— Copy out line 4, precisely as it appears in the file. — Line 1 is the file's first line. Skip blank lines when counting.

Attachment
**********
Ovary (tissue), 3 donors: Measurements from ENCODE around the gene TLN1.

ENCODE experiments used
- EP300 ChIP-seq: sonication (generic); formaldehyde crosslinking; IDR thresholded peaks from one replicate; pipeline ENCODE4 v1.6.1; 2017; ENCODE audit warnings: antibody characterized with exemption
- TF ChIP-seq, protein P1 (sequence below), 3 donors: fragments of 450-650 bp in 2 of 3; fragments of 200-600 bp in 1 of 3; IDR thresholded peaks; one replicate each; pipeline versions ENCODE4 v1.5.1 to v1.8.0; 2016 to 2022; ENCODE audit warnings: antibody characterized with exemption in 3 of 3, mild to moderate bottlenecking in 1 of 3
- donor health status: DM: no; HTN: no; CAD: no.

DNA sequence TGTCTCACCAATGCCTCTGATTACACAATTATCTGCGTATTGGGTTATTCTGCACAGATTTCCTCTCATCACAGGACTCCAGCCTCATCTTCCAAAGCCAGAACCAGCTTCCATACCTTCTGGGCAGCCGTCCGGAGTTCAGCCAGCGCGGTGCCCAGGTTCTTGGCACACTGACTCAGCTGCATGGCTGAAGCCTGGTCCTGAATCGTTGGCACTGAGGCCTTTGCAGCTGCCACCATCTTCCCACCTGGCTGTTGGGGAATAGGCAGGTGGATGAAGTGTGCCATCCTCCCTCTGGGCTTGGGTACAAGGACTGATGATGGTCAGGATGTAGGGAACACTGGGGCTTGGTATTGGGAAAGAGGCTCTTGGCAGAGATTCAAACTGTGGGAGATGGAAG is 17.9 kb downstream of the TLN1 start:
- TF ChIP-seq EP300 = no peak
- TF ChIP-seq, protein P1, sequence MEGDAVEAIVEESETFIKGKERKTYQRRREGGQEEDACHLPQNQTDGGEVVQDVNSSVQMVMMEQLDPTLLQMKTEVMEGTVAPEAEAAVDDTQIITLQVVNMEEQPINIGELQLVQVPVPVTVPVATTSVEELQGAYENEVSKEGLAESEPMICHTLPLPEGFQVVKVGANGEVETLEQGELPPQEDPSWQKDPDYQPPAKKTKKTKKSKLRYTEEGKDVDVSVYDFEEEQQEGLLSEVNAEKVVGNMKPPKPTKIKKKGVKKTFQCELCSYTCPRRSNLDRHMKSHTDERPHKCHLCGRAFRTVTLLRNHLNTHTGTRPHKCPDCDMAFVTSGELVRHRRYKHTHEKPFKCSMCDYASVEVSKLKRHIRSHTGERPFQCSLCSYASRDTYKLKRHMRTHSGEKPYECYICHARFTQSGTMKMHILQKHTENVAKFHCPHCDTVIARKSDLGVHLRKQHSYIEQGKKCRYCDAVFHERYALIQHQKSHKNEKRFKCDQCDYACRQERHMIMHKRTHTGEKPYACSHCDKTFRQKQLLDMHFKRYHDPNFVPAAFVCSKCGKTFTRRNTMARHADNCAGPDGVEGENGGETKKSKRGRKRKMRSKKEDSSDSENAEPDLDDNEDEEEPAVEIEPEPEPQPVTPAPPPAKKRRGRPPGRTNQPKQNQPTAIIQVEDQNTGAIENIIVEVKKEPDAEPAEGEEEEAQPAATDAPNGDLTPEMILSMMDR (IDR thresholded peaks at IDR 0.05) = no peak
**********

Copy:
- TF ChIP-seq, protein P1 (sequence below), 3 donors: fragments of 450-650 bp in 2 of 3; fragments of 200-600 bp in 1 of 3; IDR thresholded peaks; one replicate each; pipeline versions ENCODE4 v1.5.1 to v1.8.0; 2016 to 2022; ENCODE audit warnings: antibody characterized with exemption in 3 of 3, mild to moderate bottlenecking in 1 of 3